Massaro is pleased with the formation of the Architectural Review Committee in 2018, which, he said, has provided a review to the City Commission on all of the major projects to date.

"And these guys know their business, their trade. That's their education," he said.

"The end result I think was a very positive thing for the city to do. I really believe that helped us to create what I call this clarity in compatibility," said Massaro, who, besides being an architect, is a certified general contractor.

Commenting on growth and challenges for the city, he said, "We continue to learn from our ongoing review of proposed and completed projects. We see where we can improve the process, modify the codes and ordinances."

Victoria Place, a $20 million downtown mixed-used project near the waterfront, was a key big downtown development, Massaro said.

"We tried to numerous times to do something big like that, but it never panned out," he said. "That was the first one. And what we really learned is what building setbacks really do," he said.

Massaro noted that the Artisan Apartment Homes on Douglas Avenue provided a public parking component.

He also has been complimentary of the Gateway project, saying at a recent LPA meeting that "this is what we have trying to do for years and years and years."

The mixed-used development project is proposed for Main Street, Milwaukee Avenue and Skinner Boulevard, featuring apartments, a boutique hotel, meeting space, swimming pool, public promenade space, food court and other amenities.

The proposed $22.8 million city hall and parking lot, for which a ground-breaking ceremony was held in May 11, also has his support.

He said city officials did a great job in finding a solution to the need for a city hall and hiring an architect for the project on Louden Avenue.

"I think it was the successful way to do that to get people to accept the kind of concept that would be required to take the city into the future," he said.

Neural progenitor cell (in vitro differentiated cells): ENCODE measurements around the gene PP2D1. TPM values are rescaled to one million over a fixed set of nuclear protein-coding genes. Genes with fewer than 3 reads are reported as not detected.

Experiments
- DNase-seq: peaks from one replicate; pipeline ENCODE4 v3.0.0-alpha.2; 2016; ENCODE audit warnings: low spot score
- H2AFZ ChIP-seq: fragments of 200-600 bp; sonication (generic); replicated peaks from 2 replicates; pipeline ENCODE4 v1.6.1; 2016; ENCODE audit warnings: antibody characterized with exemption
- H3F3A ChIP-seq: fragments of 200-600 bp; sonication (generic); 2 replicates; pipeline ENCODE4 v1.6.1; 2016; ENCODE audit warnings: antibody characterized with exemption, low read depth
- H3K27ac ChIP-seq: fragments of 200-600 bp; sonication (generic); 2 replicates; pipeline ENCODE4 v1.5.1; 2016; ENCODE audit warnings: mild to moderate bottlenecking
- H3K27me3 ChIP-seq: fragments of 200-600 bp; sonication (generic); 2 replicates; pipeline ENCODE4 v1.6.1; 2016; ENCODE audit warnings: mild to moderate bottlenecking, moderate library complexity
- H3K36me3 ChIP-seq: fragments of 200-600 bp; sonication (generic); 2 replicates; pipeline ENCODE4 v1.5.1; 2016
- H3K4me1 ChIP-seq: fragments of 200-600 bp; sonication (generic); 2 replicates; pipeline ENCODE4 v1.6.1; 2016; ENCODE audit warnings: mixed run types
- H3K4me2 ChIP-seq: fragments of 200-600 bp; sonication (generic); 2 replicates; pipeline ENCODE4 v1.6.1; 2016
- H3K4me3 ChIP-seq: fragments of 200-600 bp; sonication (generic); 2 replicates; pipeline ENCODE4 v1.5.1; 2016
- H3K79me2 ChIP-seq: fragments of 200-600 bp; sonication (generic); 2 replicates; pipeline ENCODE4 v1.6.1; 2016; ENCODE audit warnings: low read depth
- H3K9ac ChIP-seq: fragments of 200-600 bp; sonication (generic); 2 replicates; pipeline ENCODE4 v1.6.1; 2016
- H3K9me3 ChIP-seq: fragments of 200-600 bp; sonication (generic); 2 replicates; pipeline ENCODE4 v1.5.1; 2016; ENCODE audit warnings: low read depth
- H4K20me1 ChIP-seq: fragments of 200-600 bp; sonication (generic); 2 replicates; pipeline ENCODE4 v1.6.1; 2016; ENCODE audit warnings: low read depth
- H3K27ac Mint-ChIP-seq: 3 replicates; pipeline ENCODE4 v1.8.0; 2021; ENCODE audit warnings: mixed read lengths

Asked for his views on whether the city should have a paid-parking system, Massaro said he always has been opposed to it and that he has made his views known on the issue.

He believes if the city has a parking problem, then officials are doing something right: "People are coming."

“I think today, I think with these new projects that are coming on board, they all have parking components, which is mandatory; by code you have to have it. Some of that problem gets resolved; some of it doesn't. Doing meters there in the street may be a solution for some people, but not for me. I just never was a fan of that. I don't think I'll ever be a fan of that," he said.

Massaro lives with his wife, Mary, in a house off Curlew Road that he designed and built about 22 years ago. They have been married for 30 years and have three children.

In honor of the thousands of hours of volunteer service to the city, Chamber of Commerce, Dunedin Historical Society, Rotary Club of Dunedin North and Mease Manor, Massaro received the Chamber’s 2011 Beatrice Donoghue Delightful Dunedin Award.

Freaney said that Massaro's historical knowledge of the CRA is an asset, also complimenting him on his dedication to the city.

"He studies his stuff. So he just brings to the table something that's just invaluable," he said.

Changes to downtown have occurred over a good period of time, Massaro said, adding that he's pleased with how they progressed.

"I always love architecture, I always loved development, and I always loved our little town and I want nothing but the best for it," Massaro said.